Heart health the focus of February

Heart and Stroke Foundation of Alberta marks ‘Heart Month’

Staff with the local office of the Heart and Stroke Foundation of Alberta are stepping up awareness on issues surrounding heart health throughout February.

Heart Month is a national campaign that mobilizes Canadians to raise awareness and funds that have an impact on the lives of not just heart and stroke patients, but all Canadians.

“Currently, we have 1,100 canvassers working across Central Alberta for the month of February,” said Michelle Sluchinski, area manager for the Foundation’s Red Deer office.

“They really become the faces of the Foundation to those donors, so it’s a great way to reach a lot of people.” The canvassers also provide folks with educational material about maintaining health health.

Sluchinski said the goal is to raise $110,000 within Central Alberta this month for the Foundation, and $1.6 million across the province. Funds support research, health promotion and health education.

There are several other events being held locally during Heart Month, including an open house at Victoria Park on Feb. 19. Sluchinski will be giving a heart health presentation at 3 p.m.

Folks can also visit the Parkland Mall through to Feb. 14
and purchase a red paper heart for $2 from customer service in Red Deer’s Parkland Mall to win prizes. The draw will be made Feb. 15.

Also through February, Red Deer and Lacombe Co-ops grocery, liquor, home centre and gas bar locations have donation boxes at the tills with proceeds going to the Heart and Stroke Foundation.

According to recent Foundation poll, Canadians tend to overestimate their own healthy behaviours. Almost 90% of Canadians rate themselves as healthy but the reality is that nine out of 10 Canadians have at least one risk factor for heart disease and stroke.

For example, only about a third said they are not physically active or don’t eat a minimum of five servings of vegetables and fruit per day. The reality is about half of Canadians don’t meet the physical activity and healthy eating recommendations.

Also, 18 % of Canadian adults say they are obese. The reality is that almost one quarter of Canadian adults are obese.

“Canadians know what to do to live healthier, longer lives. But there’s a huge disconnect between what we think we are doing to address our risk factors and reality,”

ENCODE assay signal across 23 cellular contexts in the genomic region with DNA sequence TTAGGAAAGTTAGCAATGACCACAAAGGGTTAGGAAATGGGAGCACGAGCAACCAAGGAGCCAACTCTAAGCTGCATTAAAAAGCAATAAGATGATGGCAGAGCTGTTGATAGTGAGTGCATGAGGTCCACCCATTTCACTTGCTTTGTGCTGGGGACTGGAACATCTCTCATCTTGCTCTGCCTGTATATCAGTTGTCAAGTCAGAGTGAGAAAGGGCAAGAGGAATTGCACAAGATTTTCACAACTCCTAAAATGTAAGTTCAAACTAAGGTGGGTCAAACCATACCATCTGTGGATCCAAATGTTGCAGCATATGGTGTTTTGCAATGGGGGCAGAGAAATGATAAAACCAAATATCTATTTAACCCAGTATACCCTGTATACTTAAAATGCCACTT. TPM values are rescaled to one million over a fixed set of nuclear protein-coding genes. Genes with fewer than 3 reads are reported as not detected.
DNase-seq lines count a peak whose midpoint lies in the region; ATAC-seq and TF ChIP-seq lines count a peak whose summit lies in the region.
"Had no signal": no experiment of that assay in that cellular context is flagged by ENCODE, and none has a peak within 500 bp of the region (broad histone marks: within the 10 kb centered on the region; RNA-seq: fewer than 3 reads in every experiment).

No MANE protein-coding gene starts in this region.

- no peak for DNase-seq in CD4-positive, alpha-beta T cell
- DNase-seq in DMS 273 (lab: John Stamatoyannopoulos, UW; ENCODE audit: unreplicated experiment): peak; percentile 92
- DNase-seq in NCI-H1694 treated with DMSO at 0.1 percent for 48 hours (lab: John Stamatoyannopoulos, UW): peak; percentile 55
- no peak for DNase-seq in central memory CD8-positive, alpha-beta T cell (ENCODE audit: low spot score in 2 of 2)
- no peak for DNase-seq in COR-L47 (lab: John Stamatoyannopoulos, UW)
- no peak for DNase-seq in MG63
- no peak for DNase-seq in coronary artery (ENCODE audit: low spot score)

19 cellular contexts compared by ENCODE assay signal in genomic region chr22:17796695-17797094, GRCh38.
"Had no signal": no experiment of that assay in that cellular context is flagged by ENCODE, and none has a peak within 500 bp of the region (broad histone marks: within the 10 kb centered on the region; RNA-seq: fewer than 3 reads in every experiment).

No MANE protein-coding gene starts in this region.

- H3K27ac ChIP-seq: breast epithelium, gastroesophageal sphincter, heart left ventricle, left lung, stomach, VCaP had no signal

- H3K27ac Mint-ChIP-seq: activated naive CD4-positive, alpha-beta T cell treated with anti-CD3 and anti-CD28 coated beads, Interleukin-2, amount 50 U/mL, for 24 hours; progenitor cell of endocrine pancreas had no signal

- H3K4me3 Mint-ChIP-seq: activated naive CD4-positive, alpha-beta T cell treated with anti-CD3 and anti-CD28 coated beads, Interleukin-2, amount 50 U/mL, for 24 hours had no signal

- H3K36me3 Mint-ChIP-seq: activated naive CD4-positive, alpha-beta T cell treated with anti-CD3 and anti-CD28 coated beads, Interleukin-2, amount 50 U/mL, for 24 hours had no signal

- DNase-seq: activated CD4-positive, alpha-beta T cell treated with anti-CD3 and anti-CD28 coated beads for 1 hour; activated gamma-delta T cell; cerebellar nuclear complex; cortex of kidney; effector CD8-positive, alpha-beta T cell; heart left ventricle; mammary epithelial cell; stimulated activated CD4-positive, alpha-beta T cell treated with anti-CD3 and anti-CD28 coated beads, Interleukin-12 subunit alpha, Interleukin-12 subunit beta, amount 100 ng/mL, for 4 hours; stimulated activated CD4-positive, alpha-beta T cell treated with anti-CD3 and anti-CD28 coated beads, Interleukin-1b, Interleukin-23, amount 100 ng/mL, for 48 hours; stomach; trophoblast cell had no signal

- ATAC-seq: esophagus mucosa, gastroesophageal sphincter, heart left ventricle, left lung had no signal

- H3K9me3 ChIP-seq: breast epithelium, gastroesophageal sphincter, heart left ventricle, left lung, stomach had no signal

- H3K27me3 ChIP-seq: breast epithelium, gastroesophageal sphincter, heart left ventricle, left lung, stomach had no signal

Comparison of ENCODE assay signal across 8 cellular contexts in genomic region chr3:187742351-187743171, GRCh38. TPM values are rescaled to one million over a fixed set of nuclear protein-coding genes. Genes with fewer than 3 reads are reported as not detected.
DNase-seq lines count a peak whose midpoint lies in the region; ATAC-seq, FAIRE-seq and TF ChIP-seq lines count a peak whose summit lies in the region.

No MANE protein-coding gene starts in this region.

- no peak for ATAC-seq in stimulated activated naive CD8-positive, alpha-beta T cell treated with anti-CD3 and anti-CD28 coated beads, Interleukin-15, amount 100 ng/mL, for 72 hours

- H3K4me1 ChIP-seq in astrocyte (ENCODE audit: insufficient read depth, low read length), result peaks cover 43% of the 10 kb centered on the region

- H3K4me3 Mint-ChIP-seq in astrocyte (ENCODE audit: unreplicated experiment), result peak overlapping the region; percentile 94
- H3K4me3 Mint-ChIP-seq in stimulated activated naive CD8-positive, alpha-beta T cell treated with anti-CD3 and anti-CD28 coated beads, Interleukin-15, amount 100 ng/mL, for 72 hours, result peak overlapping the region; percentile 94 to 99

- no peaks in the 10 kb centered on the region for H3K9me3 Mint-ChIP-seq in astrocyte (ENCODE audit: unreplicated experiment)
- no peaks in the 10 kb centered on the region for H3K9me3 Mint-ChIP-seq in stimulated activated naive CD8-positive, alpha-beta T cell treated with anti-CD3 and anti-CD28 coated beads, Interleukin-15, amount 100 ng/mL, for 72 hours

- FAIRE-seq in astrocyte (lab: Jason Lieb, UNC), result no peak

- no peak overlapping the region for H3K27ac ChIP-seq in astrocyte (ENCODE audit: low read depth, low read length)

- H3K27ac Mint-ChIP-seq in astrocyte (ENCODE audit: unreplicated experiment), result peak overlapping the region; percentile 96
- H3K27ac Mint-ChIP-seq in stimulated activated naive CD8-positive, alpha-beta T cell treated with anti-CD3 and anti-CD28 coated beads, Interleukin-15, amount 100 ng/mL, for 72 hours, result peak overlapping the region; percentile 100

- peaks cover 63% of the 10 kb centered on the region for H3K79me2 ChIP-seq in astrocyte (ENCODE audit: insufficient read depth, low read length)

said Dr. Beth Abramson, cardiologist and spokesperson for the Foundation.

“The fact is that we’re not managing some of the most common and deadly cardiovascular risk factors as well as we think we are. We Canadians are living with a false sense of security that could be fatal.”

Heart disease is a group of conditions affecting the structure and functions of the heart and has many root causes. Coronary artery disease, for example, develops when a combination of fatty materials, calcium and scar tissue (called plaque) builds up in the arteries that supply blood to your heart (coronary arteries).

A person’s best defense is controlling the risk factors such as high blood pressure, high cholesterol, diabetes, smoking, stress, excessive alcohol consumption, physical inactivity and being overweight.

There are also a number of heart attack warning signs including sudden discomfort or pain that does not go away with rest, pain that may be in the chest, neck, jaw, shoulder, arms or back; and pain that may feel like burning, squeezing, heaviness, tightness or pressure. In women, the pain may be more vague.

Other possible signs of heart attack are shortness of breath, difficulty breathing, nausea, indigestion, vomiting, sweating, and cool, clammy skin.

For more information, check out www.heartandstroke.ab.ca.

mweber@reddeerexpress.com

Just Posted

WATCH: Over 10,000 lbs of pet food given out to help Red Deer’s vulnerable

Alberta Animal Services and Red Deer Food Bank’s Kitchen Kibble will feed hundreds

Local coalition seeks to bolster youngsters’ development

‘Strengthening Positive Assets Resiliency in Communities’ supports local families

Central Alberta Humane Society presents cat yoga

Proceeds will be used to care for the shelter animals

Innisfail RCMP respond to fatal vehicle collision

A 22-year-old driver was ejected and pronounced deceased on scene

Central Alberta Buccaneers pillage Vandals 64-19

Bucs’ notch second win of the season convincingly

Canada won’t ‘play politics’ on U.S. migrant children policy

The U.S. government is under fire over its ”zero tolerance” policy

Senate officially passes Canada’s marijuana legalization bill

Bill C-45 now moves to royal assent, which is the final step in the legislative process

New GOP plan: Hold kids longer at border – but with parents

Move would ease rules that limit how much time minors can be held with their parents

Without a big data strategy, Canadians at risk of being ‘data cows’

Presentation said artificial intelligence could give Facebook and Amazon even more power

National sports organizations have to report allegations of abuse immediately

Sporting organizations will lose federal funding if abuse goes unreported, says Kirsty Duncan

Former Somali child refugee fights to stay in Canada

Former child refugee Abdoul Abdi’s judicial review set for today in Halifax

U.S. border separations ripple through midterm campaigns

Several Republicans to break from President Donald Trump amid boarder separation issues

AFN chief accused of being too close to Trudeau

Perry Bellegarde insists he is not that close to the Liberals as elections looms

Three injured after industrial explosion in Newfoundland

The roof of the warehouse was blown off in the explosion near St. John’s

Most Read